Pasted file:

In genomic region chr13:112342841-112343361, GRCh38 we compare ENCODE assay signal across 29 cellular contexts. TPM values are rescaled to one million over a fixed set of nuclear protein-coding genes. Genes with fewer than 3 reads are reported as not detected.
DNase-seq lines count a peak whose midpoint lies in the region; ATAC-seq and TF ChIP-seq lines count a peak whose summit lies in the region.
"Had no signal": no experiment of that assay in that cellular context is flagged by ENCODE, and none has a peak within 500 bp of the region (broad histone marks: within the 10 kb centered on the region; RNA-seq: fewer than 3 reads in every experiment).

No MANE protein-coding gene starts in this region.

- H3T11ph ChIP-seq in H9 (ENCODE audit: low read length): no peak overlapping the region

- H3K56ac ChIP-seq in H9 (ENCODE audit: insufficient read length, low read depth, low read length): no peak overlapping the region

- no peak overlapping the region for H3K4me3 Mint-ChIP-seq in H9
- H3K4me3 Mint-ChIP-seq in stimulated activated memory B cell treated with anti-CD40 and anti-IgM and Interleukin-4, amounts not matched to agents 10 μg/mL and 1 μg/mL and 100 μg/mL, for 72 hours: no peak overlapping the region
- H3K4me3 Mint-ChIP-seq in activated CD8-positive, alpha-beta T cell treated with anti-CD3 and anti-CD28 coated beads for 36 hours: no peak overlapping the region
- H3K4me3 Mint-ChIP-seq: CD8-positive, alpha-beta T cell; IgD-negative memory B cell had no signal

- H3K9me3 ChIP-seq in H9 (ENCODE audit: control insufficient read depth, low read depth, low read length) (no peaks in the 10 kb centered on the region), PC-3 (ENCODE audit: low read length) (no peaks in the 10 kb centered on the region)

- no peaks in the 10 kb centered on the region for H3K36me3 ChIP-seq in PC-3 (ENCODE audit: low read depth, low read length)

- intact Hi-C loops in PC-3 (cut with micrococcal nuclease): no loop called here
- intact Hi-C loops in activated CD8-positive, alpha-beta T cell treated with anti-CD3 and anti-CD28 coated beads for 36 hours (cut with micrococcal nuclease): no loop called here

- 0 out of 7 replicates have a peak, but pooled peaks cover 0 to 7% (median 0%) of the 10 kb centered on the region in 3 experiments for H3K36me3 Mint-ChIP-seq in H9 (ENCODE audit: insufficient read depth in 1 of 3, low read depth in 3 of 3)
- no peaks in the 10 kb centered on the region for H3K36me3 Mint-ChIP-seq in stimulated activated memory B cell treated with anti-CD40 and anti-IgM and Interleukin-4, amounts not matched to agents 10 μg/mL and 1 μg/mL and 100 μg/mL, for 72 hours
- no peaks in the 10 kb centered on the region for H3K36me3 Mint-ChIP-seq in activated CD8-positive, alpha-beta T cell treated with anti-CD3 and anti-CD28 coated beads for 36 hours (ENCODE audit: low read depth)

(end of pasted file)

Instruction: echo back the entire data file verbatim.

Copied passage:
In genomic region chr13:112342841-112343361, GRCh38 we compare ENCODE assay signal across 29 cellular contexts. TPM values are rescaled to one million over a fixed set of nuclear protein-coding genes. Genes with fewer than 3 reads are reported as not detected.
DNase-seq lines count a peak whose midpoint lies in the region; ATAC-seq and TF ChIP-seq lines count a peak whose summit lies in the region.
"Had no signal": no experiment of that assay in that cellular context is flagged by ENCODE, and none has a peak within 500 bp of the region (broad histone marks: within the 10 kb centered on the region; RNA-seq: fewer than 3 reads in every experiment).

No MANE protein-coding gene starts in this region.

- H3T11ph ChIP-seq in H9 (ENCODE audit: low read length): no peak overlapping the region

- H3K56ac ChIP-seq in H9 (ENCODE audit: insufficient read length, low read depth, low read length): no peak overlapping the region

- no peak overlapping the region for H3K4me3 Mint-ChIP-seq in H9
- H3K4me3 Mint-ChIP-seq in stimulated activated memory B cell treated with anti-CD40 and anti-IgM and Interleukin-4, amounts not matched to agents 10 μg/mL and 1 μg/mL and 100 μg/mL, for 72 hours: no peak overlapping the region
- H3K4me3 Mint-ChIP-seq in activated CD8-positive, alpha-beta T cell treated with anti-CD3 and anti-CD28 coated beads for 36 hours: no peak overlapping the region
- H3K4me3 Mint-ChIP-seq: CD8-positive, alpha-beta T cell; IgD-negative memory B cell had no signal

- H3K9me3 ChIP-seq in H9 (ENCODE audit: control insufficient read depth, low read depth, low read length) (no peaks in the 10 kb centered on the region), PC-3 (ENCODE audit: low read length) (no peaks in the 10 kb centered on the region)

- no peaks in the 10 kb centered on the region for H3K36me3 ChIP-seq in PC-3 (ENCODE audit: low read depth, low read length)

- intact Hi-C loops in PC-3 (cut with micrococcal nuclease): no loop called here
- intact Hi-C loops in activated CD8-positive, alpha-beta T cell treated with anti-CD3 and anti-CD28 coated beads for 36 hours (cut with micrococcal nuclease): no loop called here

- 0 out of 7 replicates have a peak, but pooled peaks cover 0 to 7% (median 0%) of the 10 kb centered on the region in 3 experiments for H3K36me3 Mint-ChIP-seq in H9 (ENCODE audit: insufficient read depth in 1 of 3, low read depth in 3 of 3)
- no peaks in the 10 kb centered on the region for H3K36me3 Mint-ChIP-seq in stimulated activated memory B cell treated with anti-CD40 and anti-IgM and Interleukin-4, amounts not matched to agents 10 μg/mL and 1 μg/mL and 100 μg/mL, for 72 hours
- no peaks in the 10 kb centered on the region for H3K36me3 Mint-ChIP-seq in activated CD8-positive, alpha-beta T cell treated with anti-CD3 and anti-CD28 coated beads for 36 hours (ENCODE audit: low read depth)